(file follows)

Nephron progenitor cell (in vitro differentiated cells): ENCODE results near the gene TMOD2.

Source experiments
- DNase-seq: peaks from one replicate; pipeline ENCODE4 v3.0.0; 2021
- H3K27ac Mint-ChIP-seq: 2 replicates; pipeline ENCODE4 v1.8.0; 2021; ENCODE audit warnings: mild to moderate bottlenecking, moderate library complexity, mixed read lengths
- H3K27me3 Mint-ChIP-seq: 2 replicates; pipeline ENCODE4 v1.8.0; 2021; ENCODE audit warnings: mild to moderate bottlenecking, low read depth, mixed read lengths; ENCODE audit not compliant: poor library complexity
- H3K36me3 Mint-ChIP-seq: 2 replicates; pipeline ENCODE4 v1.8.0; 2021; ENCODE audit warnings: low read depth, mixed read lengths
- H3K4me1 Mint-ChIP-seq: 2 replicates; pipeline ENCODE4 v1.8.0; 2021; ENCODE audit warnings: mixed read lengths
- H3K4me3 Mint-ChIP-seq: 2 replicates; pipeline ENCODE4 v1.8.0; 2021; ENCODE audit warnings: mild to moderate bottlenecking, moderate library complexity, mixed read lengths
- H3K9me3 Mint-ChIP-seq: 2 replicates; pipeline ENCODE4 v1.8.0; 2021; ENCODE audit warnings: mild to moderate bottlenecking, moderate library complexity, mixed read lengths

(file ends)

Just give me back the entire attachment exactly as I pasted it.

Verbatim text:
Nephron progenitor cell (in vitro differentiated cells): ENCODE results near the gene TMOD2.

Source experiments
- DNase-seq: peaks from one replicate; pipeline ENCODE4 v3.0.0; 2021
- H3K27ac Mint-ChIP-seq: 2 replicates; pipeline ENCODE4 v1.8.0; 2021; ENCODE audit warnings: mild to moderate bottlenecking, moderate library complexity, mixed read lengths
- H3K27me3 Mint-ChIP-seq: 2 replicates; pipeline ENCODE4 v1.8.0; 2021; ENCODE audit warnings: mild to moderate bottlenecking, low read depth, mixed read lengths; ENCODE audit not compliant: poor library complexity
- H3K36me3 Mint-ChIP-seq: 2 replicates; pipeline ENCODE4 v1.8.0; 2021; ENCODE audit warnings: low read depth, mixed read lengths
- H3K4me1 Mint-ChIP-seq: 2 replicates; pipeline ENCODE4 v1.8.0; 2021; ENCODE audit warnings: mixed read lengths
- H3K4me3 Mint-ChIP-seq: 2 replicates; pipeline ENCODE4 v1.8.0; 2021; ENCODE audit warnings: mild to moderate bottlenecking, moderate library complexity, mixed read lengths
- H3K9me3 Mint-ChIP-seq: 2 replicates; pipeline ENCODE4 v1.8.0; 2021; ENCODE audit warnings: mild to moderate bottlenecking, moderate library complexity, mixed read lengths